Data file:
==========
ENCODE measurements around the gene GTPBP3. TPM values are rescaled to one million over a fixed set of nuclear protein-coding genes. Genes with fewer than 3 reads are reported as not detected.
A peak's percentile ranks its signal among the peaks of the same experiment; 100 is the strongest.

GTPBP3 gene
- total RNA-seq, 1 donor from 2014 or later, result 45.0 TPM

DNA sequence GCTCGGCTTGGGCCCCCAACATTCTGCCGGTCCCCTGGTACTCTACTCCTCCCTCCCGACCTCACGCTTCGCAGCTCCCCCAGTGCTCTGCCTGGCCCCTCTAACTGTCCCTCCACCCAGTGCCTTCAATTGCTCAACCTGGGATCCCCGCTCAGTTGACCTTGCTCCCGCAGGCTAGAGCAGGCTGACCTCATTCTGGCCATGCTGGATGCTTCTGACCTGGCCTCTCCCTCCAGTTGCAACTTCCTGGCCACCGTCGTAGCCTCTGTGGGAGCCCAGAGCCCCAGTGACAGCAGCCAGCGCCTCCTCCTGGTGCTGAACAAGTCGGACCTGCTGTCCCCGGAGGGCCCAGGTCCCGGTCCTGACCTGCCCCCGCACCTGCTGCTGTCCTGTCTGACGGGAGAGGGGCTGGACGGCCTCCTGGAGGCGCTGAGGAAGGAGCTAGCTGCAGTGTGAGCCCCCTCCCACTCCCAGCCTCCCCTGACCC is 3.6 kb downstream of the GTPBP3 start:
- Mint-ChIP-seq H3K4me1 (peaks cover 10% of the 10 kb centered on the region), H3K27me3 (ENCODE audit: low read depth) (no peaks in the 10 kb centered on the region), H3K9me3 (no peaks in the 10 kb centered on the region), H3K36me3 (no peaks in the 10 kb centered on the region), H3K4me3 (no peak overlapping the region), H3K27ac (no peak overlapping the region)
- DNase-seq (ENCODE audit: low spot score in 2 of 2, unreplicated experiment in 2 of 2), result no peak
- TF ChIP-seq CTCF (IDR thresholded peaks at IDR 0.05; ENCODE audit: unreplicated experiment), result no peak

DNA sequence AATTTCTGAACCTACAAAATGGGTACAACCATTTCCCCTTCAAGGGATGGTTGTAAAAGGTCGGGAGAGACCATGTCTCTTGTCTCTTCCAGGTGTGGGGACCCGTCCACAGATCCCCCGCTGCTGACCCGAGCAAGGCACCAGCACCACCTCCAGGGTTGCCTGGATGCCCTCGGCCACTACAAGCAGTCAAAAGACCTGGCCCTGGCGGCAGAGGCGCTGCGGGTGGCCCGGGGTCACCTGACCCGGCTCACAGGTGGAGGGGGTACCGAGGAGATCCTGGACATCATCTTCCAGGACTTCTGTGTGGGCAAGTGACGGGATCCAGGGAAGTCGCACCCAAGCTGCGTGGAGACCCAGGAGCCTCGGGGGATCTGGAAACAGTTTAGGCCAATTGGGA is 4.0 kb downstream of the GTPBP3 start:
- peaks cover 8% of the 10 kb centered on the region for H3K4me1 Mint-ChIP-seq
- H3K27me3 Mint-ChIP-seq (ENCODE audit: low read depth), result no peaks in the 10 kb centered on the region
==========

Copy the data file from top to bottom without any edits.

ENCODE measurements around the gene GTPBP3. TPM values are rescaled to one million over a fixed set of nuclear protein-coding genes. Genes with fewer than 3 reads are reported as not detected.
A peak's percentile ranks its signal among the peaks of the same experiment; 100 is the strongest.

GTPBP3 gene
- total RNA-seq, 1 donor from 2014 or later, result 45.0 TPM

DNA sequence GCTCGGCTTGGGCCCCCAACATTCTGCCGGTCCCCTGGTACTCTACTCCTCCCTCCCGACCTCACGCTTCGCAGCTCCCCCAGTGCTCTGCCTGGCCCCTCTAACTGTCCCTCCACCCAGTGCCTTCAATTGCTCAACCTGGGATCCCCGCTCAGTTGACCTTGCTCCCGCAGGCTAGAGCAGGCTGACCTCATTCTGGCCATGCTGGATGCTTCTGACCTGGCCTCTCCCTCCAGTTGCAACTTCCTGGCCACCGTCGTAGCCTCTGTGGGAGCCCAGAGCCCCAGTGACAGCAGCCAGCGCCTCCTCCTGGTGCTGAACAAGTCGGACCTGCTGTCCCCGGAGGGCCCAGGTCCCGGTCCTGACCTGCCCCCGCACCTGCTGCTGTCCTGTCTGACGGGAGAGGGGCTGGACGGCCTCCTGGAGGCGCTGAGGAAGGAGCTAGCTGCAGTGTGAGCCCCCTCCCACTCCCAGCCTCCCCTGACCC is 3.6 kb downstream of the GTPBP3 start:
- Mint-ChIP-seq H3K4me1 (peaks cover 10% of the 10 kb centered on the region), H3K27me3 (ENCODE audit: low read depth) (no peaks in the 10 kb centered on the region), H3K9me3 (no peaks in the 10 kb centered on the region), H3K36me3 (no peaks in the 10 kb centered on the region), H3K4me3 (no peak overlapping the region), H3K27ac (no peak overlapping the region)
- DNase-seq (ENCODE audit: low spot score in 2 of 2, unreplicated experiment in 2 of 2), result no peak
- TF ChIP-seq CTCF (IDR thresholded peaks at IDR 0.05; ENCODE audit: unreplicated experiment), result no peak

DNA sequence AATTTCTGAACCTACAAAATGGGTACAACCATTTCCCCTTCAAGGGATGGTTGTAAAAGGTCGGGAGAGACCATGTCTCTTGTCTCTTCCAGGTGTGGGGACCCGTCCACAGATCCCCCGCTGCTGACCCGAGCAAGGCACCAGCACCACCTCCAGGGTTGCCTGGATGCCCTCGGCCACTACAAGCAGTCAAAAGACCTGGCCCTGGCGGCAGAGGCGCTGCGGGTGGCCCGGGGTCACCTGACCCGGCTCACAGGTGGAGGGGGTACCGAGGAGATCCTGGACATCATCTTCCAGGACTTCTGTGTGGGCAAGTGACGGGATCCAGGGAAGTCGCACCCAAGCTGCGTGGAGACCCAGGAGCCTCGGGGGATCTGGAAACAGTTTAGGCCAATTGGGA is 4.0 kb downstream of the GTPBP3 start:
- peaks cover 8% of the 10 kb centered on the region for H3K4me1 Mint-ChIP-seq
- H3K27me3 Mint-ChIP-seq (ENCODE audit: low read depth), result no peaks in the 10 kb centered on the region